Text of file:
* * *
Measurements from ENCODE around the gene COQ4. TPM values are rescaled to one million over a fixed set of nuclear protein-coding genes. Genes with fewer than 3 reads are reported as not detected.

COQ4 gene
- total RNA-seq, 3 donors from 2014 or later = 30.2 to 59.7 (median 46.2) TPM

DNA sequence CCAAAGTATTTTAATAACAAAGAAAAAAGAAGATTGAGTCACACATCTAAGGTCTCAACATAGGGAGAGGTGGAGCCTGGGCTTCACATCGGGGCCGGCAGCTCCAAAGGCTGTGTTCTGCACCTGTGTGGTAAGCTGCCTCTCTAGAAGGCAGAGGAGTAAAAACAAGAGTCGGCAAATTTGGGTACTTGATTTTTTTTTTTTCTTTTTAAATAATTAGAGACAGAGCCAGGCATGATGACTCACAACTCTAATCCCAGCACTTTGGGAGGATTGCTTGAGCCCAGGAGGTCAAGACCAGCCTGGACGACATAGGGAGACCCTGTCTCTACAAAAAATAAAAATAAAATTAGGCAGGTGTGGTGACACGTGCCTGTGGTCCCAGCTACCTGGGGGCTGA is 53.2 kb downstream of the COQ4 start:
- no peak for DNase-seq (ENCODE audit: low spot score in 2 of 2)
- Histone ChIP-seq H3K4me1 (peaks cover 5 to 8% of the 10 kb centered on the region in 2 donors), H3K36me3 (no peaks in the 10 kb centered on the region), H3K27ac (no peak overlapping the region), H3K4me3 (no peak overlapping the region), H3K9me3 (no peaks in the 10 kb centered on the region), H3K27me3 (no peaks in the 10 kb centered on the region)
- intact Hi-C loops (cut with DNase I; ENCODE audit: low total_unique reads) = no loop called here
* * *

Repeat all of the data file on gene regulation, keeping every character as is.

Measurements from ENCODE around the gene COQ4. TPM values are rescaled to one million over a fixed set of nuclear protein-coding genes. Genes with fewer than 3 reads are reported as not detected.

COQ4 gene
- total RNA-seq, 3 donors from 2014 or later = 30.2 to 59.7 (median 46.2) TPM

DNA sequence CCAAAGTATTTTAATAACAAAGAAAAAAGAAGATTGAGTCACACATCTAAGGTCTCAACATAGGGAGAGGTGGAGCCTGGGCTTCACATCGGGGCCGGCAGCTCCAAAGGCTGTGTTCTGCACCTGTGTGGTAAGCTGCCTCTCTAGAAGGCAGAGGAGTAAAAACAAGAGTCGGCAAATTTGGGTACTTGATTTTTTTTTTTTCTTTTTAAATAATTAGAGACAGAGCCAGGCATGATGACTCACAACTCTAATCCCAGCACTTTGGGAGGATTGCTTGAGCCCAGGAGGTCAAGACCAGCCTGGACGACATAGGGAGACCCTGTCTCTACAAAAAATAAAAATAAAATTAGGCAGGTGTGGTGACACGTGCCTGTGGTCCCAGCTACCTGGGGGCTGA is 53.2 kb downstream of the COQ4 start:
- no peak for DNase-seq (ENCODE audit: low spot score in 2 of 2)
- Histone ChIP-seq H3K4me1 (peaks cover 5 to 8% of the 10 kb centered on the region in 2 donors), H3K36me3 (no peaks in the 10 kb centered on the region), H3K27ac (no peak overlapping the region), H3K4me3 (no peak overlapping the region), H3K9me3 (no peaks in the 10 kb centered on the region), H3K27me3 (no peaks in the 10 kb centered on the region)
- intact Hi-C loops (cut with DNase I; ENCODE audit: low total_unique reads) = no loop called here